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Best Tents For Kayak Camping

Kayaking is an exhilarating, energizing, and challenging outdoor sport or physically and mentally demanding hobby. Although the tent you’ll use might not be the first thing on your mind, you could mess up your trip if you don’t have the best tent for kayak camping.

I know a few things about how tents work. A canoe camping tent usually needs to be lightweight and easy to move around. Even though these are pretty obvious, people sometimes forget them when they are excited about getting a new tent. Suppose you have a good camping canoe or a kayak for camping. Then you would know precisely how much weight the canoe can hold and could plan how bulky your gear can be.

What matters to me is how well the tent can handle the weather and how long it will last. I wouldn’t want to spend $100 or more on a tent only to have it fall apart after a few trips. But it’s hard to say how long a tent will last or how well it will hold up in an unexpected storm.

So you can’t just go by what someone says; you require to ask around. Go to a river or a store that sells camping gear near you and ask people who often go canoe camping. Ask them to tell you about the tents they are using from their own point of view. They will tell you the truth as best they can.

We’ve picked some of the best kayak tents and kayak storage ideas for campers based on what honest people have told us and what we’ve learned from other sources. 

  1. Mountainsmith Morrison 2-Person Tent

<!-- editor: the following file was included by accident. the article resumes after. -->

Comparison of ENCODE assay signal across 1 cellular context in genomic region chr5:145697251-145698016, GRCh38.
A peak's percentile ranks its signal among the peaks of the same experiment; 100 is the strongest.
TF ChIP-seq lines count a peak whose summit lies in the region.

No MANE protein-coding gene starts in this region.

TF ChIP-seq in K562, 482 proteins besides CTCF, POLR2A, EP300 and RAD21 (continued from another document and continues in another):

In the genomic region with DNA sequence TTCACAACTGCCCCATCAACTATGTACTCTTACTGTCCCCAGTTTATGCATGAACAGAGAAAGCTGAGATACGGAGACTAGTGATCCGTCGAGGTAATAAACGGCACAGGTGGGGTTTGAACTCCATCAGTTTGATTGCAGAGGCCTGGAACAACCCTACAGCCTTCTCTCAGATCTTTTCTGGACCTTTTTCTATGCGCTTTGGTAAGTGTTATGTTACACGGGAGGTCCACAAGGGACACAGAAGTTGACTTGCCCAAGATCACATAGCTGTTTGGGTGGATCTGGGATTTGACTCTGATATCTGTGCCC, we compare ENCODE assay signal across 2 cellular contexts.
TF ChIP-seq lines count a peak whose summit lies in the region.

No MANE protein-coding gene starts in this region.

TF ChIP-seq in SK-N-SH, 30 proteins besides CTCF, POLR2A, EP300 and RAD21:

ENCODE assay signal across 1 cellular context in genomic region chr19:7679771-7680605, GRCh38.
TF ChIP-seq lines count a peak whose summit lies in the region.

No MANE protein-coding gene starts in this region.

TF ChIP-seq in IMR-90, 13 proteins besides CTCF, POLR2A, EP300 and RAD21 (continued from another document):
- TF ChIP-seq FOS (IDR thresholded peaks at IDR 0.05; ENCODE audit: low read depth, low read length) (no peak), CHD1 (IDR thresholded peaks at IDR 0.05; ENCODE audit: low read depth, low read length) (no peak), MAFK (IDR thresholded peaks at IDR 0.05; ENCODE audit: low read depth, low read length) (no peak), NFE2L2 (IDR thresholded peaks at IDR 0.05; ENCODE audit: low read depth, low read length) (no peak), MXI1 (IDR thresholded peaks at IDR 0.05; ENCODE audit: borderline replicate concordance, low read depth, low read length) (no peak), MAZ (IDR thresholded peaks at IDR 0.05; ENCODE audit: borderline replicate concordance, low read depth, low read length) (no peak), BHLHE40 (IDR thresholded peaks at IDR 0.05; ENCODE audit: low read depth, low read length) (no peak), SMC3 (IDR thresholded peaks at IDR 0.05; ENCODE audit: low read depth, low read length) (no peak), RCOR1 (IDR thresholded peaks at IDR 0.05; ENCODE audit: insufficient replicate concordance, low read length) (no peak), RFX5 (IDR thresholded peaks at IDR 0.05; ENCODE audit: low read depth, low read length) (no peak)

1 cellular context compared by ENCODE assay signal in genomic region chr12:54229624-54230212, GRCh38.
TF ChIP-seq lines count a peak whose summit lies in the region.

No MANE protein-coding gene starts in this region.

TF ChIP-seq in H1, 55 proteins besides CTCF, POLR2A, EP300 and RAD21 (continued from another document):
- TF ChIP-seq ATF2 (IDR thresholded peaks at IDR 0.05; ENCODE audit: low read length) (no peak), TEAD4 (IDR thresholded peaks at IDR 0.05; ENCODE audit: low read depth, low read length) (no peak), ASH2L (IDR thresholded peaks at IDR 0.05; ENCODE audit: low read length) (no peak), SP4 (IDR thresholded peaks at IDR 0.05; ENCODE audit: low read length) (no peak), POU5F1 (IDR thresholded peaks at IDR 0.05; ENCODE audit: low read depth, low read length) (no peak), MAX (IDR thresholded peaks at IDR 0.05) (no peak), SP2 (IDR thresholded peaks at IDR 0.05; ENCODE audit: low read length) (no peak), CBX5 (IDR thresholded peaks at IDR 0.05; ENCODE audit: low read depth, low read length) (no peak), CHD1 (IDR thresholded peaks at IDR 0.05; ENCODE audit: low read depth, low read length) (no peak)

There is nothing cooler than a kayaking tent that is small outside but has a lot of room inside. This 56-by-43-by-92-inch tent gives campers about 35 square feet of space. It makes it a good option for experienced campers who want to try something different.

The Mountainsmith Morrison is made for 2 persons and can be used in all three seasons. The best part is that the tent is made with roof vents to ensure air flows well. The tent weighs 4 pounds and 11 ounces when it is all packed up. It can be packed up really well so that it’s easy to move.

This tent is cheap and easy to hide. It would be an excellent addition to anyone’s outdoor gear. It has a lot of amenities and is easy to live in. Even though it’s not easy to carry on your back, we still love it for lounging. The Mountainsmith Morrison 2 is very simple to set up and relaxed. Even though it’s heavy, this tent is still one of the best in our review.

Setting up the Morrison 2 is easy. It is made with just two poles. Each pole end fits into a grommet at each corner of the tent. A cross-shaped pole in the middle makes it easier to stand up. The fly snaps at each corner, and the tent’s two end guy lines and vestibule doors hold it down. We like that the guyline is already attached to the fly, but it was harder to get the tension right on the single-point fly than on the trapezoidal flies of the other models we looked at.